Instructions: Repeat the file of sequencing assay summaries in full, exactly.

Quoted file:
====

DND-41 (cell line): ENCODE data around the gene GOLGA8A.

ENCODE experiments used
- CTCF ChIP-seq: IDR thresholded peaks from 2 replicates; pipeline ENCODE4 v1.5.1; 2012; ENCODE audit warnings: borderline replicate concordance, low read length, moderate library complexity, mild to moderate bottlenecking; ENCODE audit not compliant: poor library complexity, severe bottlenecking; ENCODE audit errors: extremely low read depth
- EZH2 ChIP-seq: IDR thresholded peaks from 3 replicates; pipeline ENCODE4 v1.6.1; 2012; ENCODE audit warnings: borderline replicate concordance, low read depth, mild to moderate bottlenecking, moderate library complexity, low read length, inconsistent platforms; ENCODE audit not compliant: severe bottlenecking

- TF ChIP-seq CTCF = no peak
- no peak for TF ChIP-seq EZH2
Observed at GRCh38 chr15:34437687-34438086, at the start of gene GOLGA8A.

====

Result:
DND-41 (cell line): ENCODE data around the gene GOLGA8A.

ENCODE experiments used
- CTCF ChIP-seq: IDR thresholded peaks from 2 replicates; pipeline ENCODE4 v1.5.1; 2012; ENCODE audit warnings: borderline replicate concordance, low read length, moderate library complexity, mild to moderate bottlenecking; ENCODE audit not compliant: poor library complexity, severe bottlenecking; ENCODE audit errors: extremely low read depth
- EZH2 ChIP-seq: IDR thresholded peaks from 3 replicates; pipeline ENCODE4 v1.6.1; 2012; ENCODE audit warnings: borderline replicate concordance, low read depth, mild to moderate bottlenecking, moderate library complexity, low read length, inconsistent platforms; ENCODE audit not compliant: severe bottlenecking

- TF ChIP-seq CTCF = no peak
- no peak for TF ChIP-seq EZH2
Observed at GRCh38 chr15:34437687-34438086, at the start of gene GOLGA8A.